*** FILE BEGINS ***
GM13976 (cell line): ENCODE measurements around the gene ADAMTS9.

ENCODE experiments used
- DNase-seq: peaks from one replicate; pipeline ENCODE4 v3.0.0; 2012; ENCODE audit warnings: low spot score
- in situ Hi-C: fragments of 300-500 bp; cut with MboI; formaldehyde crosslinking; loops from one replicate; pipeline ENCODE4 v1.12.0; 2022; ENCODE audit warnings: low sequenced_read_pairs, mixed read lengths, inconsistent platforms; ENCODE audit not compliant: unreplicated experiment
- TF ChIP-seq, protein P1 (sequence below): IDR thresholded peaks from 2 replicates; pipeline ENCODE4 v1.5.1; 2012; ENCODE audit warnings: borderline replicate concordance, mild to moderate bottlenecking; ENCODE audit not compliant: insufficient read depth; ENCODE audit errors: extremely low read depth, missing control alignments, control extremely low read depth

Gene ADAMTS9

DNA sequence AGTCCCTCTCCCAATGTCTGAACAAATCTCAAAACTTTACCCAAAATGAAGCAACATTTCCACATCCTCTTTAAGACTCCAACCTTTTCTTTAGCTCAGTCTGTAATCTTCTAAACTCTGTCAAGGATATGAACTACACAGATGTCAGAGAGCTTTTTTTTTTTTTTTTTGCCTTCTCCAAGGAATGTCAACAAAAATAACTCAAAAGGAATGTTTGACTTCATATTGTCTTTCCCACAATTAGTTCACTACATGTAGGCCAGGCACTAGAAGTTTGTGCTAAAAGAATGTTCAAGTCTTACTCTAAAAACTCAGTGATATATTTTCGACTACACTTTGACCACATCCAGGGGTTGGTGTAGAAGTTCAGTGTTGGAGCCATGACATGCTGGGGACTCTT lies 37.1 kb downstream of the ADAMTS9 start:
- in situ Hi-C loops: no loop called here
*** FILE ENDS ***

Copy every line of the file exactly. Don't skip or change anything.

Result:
GM13976 (cell line): ENCODE measurements around the gene ADAMTS9.

ENCODE experiments used
- DNase-seq: peaks from one replicate; pipeline ENCODE4 v3.0.0; 2012; ENCODE audit warnings: low spot score
- in situ Hi-C: fragments of 300-500 bp; cut with MboI; formaldehyde crosslinking; loops from one replicate; pipeline ENCODE4 v1.12.0; 2022; ENCODE audit warnings: low sequenced_read_pairs, mixed read lengths, inconsistent platforms; ENCODE audit not compliant: unreplicated experiment
- TF ChIP-seq, protein P1 (sequence below): IDR thresholded peaks from 2 replicates; pipeline ENCODE4 v1.5.1; 2012; ENCODE audit warnings: borderline replicate concordance, mild to moderate bottlenecking; ENCODE audit not compliant: insufficient read depth; ENCODE audit errors: extremely low read depth, missing control alignments, control extremely low read depth

Gene ADAMTS9

DNA sequence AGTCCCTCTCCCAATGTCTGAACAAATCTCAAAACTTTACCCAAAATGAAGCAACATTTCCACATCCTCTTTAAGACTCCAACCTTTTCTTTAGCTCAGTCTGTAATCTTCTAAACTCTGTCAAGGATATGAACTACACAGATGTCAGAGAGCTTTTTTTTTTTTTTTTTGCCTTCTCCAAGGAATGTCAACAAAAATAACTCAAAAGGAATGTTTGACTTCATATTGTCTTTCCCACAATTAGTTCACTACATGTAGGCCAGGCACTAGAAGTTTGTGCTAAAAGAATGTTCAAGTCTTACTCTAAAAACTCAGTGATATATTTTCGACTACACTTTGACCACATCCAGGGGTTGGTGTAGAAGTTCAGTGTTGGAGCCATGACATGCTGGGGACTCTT lies 37.1 kb downstream of the ADAMTS9 start:
- in situ Hi-C loops: no loop called here